Alastair Campbell must have done something truly terrible to Molly Dineen - confiscate the unused videotape from her 1997 party election broadcast for Labour, for example - for her to have made The Lords' Tale (Channel 4, 3 November). It proved to be the best argument for the retention of the hereditary principle that I have come across and not a bad one for the abolition of new Labour. If Dineen came to mock the crusty old peers, by the time she left, a few days after 654 of them lost their right to sit and vote, she was in mourning weeds.
Like London Zoo and the decrepit, pre-modernised Angel Tube station in London, the subjects of Dineen's most famous documentaries, the Upper House has been living on borrowed time for years, ever since, in fact, the 1911 Parliament Act stated that reform would "brook no delay". But Dineen loves anachronistic institutions in the way others love out-of-season seaside resorts. Here again, she discovered that although an institution may deserve demolishment, those who run it tend not to. Thus, the despised old nobs, the Tory "lobby fodder" "bussed in" to thwart the People's will, turned out to be in every respect nicer than the professional politicians who wanted them out.
At first, it seemed as if Dineen, with her charmingly ingenuous voice ("Have you met this heavenly bird?" asked Earl Ferrers of a chum), was deliberately picking the House's weakest relics. On their first appearance, a caption mockingly cited the year their title had been created. Yet you soon realised that the more remote the year, the less in hoc the descendant was to power in general, and the power of the party machine in particular. The inevitable conclusion was that an upper house of nominees would look more modern but be infinitely more corrupt.
Earl Stockton, Macmillan's grandson, swaggered, but then his granddad only got his peerage 20 years ago. Earl Romney, whose family had been mere riff-raff barons until 1801, did not swagger. He lived alone in a modest farmhouse without, it seemed, any party political convictions at all, save for a vague suspicion that democracy was an excuse to consult everyone and then go ahead and do what nobody wants. Reckoning he had nothing original to say, he never did get round to making his maiden speech. But he made a point of listening.
A humorous codger called Earl Westbury owed his seat to the year 1861, but turned out to be a war hero who used his access to Westminster to impress donors to his favourite charity, St John's Ambulance. He had, one felt, repaid the debt to society imposed by his birth. Lord Erroll (1452), meanwhile, was a with-it software designer and entrepreneur while Lord Gray (1445) manned his own petrol pumps in Argyll. "I'm a comparatively ordinary bloke," he said. You wonder how many pump attendants a reformed system would bring to the second chamber.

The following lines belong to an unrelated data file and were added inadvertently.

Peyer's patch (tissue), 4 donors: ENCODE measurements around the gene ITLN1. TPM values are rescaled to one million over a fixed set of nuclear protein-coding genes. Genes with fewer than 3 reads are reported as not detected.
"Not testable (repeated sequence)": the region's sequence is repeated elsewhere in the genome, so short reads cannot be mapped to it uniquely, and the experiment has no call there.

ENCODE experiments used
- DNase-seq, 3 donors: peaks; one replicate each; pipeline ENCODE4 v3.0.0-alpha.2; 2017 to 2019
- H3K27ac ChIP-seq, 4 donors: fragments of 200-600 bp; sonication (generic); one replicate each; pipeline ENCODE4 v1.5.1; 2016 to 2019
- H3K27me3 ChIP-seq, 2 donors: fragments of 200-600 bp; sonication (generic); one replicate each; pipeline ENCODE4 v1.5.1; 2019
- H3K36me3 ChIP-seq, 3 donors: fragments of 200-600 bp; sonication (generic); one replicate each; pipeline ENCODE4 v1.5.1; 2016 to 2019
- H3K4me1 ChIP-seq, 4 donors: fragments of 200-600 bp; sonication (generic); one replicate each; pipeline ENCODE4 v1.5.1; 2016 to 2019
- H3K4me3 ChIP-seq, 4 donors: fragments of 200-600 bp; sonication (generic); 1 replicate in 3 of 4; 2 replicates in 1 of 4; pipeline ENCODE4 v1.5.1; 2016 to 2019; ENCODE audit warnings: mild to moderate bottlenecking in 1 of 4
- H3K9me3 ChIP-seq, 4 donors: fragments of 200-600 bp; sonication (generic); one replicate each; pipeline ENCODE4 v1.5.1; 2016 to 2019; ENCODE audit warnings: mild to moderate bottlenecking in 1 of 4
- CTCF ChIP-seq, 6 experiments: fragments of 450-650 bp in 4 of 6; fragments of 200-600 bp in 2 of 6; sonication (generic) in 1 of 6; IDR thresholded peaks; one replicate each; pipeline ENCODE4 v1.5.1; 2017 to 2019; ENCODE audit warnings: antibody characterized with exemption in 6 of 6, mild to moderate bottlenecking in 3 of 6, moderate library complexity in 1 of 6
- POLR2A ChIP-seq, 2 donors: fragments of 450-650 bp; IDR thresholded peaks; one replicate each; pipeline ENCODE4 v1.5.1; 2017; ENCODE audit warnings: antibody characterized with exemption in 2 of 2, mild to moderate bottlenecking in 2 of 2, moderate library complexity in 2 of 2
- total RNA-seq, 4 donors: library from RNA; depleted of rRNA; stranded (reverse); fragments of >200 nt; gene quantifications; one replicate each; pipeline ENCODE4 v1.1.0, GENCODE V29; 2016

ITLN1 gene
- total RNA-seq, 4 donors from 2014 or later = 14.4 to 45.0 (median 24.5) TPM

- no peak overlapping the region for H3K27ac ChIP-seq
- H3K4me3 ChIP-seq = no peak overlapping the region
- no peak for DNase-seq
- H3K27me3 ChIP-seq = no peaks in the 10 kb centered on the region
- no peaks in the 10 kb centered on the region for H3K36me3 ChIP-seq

Dineen says she fears being accused of making a one-sided film and blames Labour's refusal to co-operate. It certainly did not help that there was no one there to put the case for abolition. That said, she wrung all available pathos out of the "indignity" of the 240 Tory peers having to vote for the 42 who would linger on in the chamber until a new system was decided upon. As a propagandist, she also had the luck to find that their last stand was against a cut in allowances for the disabled rather than, say, trying the abolition of fox-hunting. And how many intolerably rich and complacent toffs, I wondered, ended up on the cutting-room floor? With the exception of Lord Carrington, whose conceit appears infinite, and the canny Tory leader, Lord Strathclyde, all her peers were kindly old walruses. Who could dream of closing their rest home?
Yet Labour gloated as it set about its clubbing expedition. The war cries of Tony Blair and Margaret Beckett were unpleasant enough, but Gerald Kaufman's nastiness excelled them. If, he said, MPs supported the amendment restoring the disability payments, they would be taking the side of "two dukes, 28 earls, 22 viscounts and Andrew Lloyd Webber". As Earl Ferrers (1711) pointed out: "Who people are is not their fault and people who come, come to do a job of work." Yet Kaufman, despite himself, made the real case for the abolition of the hereditary principle in the legislature. If a revising chamber, even when it is doing good works, can be so easily discredited, it is high time it was revised itself. Elect the Lords, I say. Give them teeth. But ban anyone who has ever before stood for election.
Incidentally, just as Lords reform is taking an eternity, it is worth admiring the almost ridiculous amount of time Dineen took to make this film. To her amusement, one of her dandruffy, white-moustached favourites, Lord Romney, told her that by the time her film was shown he would long be dead. "I'm not laughing," she said, "at your early death but because it takes me so long to make a film." The earl was wrong, however. The hereditaries were kicked out in November 1999 and, although it has indeed taken her three years to edit her documentary down to 90 delicious minutes, the House of Lords database happily insists he remains extant.
Andrew Billen is a staff writer on the Times